Lighthouse Performance Tips & Tricks for Your Website

Lighthouse – WordPress Performance & Security Plugin

This is an exhaustive list of technical tips and tricks that will help improve your page speed and increase your performance score.

DNS Lookup & Connection

  1. Check your DNS records and remove any that you don’t need. Use a DNS server, such as Cloudflare, to improve the DNS lookup speed.

TTFB (Time To First Byte)

  1. Upgrade your server software (Apache, Nginx, Litespeed, IIS) to the latest available version.
  2. Upgrade your server PHP to the latest available version (8+).
  3. Upgrade your server database engine (MySQL, MariaDB, Percona, SQLite) to the latest available version.
  4. Create a static robots.txt file to avoid WordPress initializing every time a bot requests it.
  5. Create a static favicon.ico file to avoid slowdowns every time the browser requests it.

Set up a backup server before taking the steps below.

Response Time, Page Speed & Performance

  1. Upgrade your WordPress plugins to the latest available version.
  2. Upgrade your WordPress CMS to the latest available version.
  3. Upgrade your WordPress theme to the latest available version.
  4. Do not use a redirection plugin, if possible. Set your redirects server-side, in your .htaccess file or your Nginx configuration file.
  5. Make sure your database engine is InnoDB.
  6. Make sure your database encoding/collation is utf8mb4.
  7. Increase your WordPress memory constant to 128M+.
  8. Consider disabling revisions – WP_POST_REVISIONS.
  9. Consider disabling the trash – MEDIA_TRASH and EMPTY_TRASH_DAYS.

See code samples inside your Lighthouse plugin → Tips & Tricks tab.

Assets & Resources

  1. Reduce the number of JavaScript resources – use Google Tag Manager to load all external tracking snippets, analytics and more.
  2. Optimize your theme to load all JavaScript resources in the footer.
  3. Reduce the number of JavaScript resources and CSS stylesheets by cleaning up your plugins, refactoring your website’s functionality or finding alternative plugins.
  4. Reduce the number of JavaScript resources and CSS stylesheets by combining them (either by refactoring your theme/plugins or by programmatically concatenating them).
  5. Minify your JavaScript resources and CSS stylesheets, either manually or by using Cloudflare.
  6. Load your custom fonts locally.
  7. Get rid of all unnecessary font subsets (based on your target audience’s language).
  8. Get rid of all font versions, except for WOFF2.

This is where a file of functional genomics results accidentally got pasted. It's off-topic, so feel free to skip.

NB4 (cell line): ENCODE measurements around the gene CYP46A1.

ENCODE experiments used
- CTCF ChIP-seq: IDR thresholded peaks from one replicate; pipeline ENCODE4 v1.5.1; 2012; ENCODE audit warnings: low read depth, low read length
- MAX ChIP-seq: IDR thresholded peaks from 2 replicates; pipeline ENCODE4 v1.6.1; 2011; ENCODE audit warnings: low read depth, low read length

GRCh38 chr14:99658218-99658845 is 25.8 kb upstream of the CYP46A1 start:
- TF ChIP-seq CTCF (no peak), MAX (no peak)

9. Use resource hints and early hints.

  1. Use server caching (OPcache, XCache, Varnish, Redis, etc.).
  2. Use a caching plugin.


Because dns-prefetch resolves only the domain name but doesn’t preconnect to the remote server or preload the resource, it requires little bandwidth. However, it can significantly improve DNS latency — the total request-response time between the DNS server and the user’s browser.

You’ll only need to use dns-prefetch when the resource is hosted on a different domain, since you don’t need to resolve your own domain name. dns-prefetch is typically recommended when prefetching domain names for: web fonts, such as Google Fonts or custom CDN fonts, analytics scripts, scripts coming from third-party resources, social media widgets or any widget that loads third-party content via the <script> tag, resources hosted on a CDN.


For the most part, you can use the preconnect resource hint for the same things as dns-prefetch. You should choose it only if you are sure the user will request the script, font, stylesheet, or other resource from the third-party server.

Since preconnect exchanges more data, it also needs more bandwidth. So you have to be more careful with it to avoid slowing down the page and wasting your user’s bandwidth with redundant data.

Be careful to not add too many resource hints, as they could quite easily negatively impact performance, especially on mobile.

Check the Using Resource Hints to Optimize WordPress Performance guide.


  1. Get rid of your current page builder or reconsider its usability. Use the native WordPress block editor instead.
  2. Make sure all your images are lazy loaded.
  3. Replace your vector images and/or icons with inline SVG.
  4. Resize and compress your JPEG images.
  5. Use a third-party service (not a plugin) to optimize your images before uploading them.

  1. Remove (or disable) your lazy-loading plugin (or script). Modern browsers now include native lazy-loading.

  1. Check the WordPress Native Settings Optimization guide to squeeze even more speed from your WordPress site.

Error Logging

Stay on top of errors, warnings, and notices as they occur.

See all errors, warnings, and notices in a file generally called debug.log in wp-content folder. If Apache does not have write permissions, you may need to create the file first and set the appropriate permissions (e.g. 0666).

In order for errors to be logged, you need to edit your wp-config.php file.

See code samples inside your Lighthouse plugin → Tips & Tricks tab.

Find your error log (in document root or in wp-content directory):

Example #1: /home/user/
Example #2: /home/user/


The suggestions below might not apply to your website.

  1. Remove Google Analytics and replace it with a lighter solution, such as Active Analytics.
  2. Remove Google reCAPTCHA and replace it with Akismet or a lighter solution.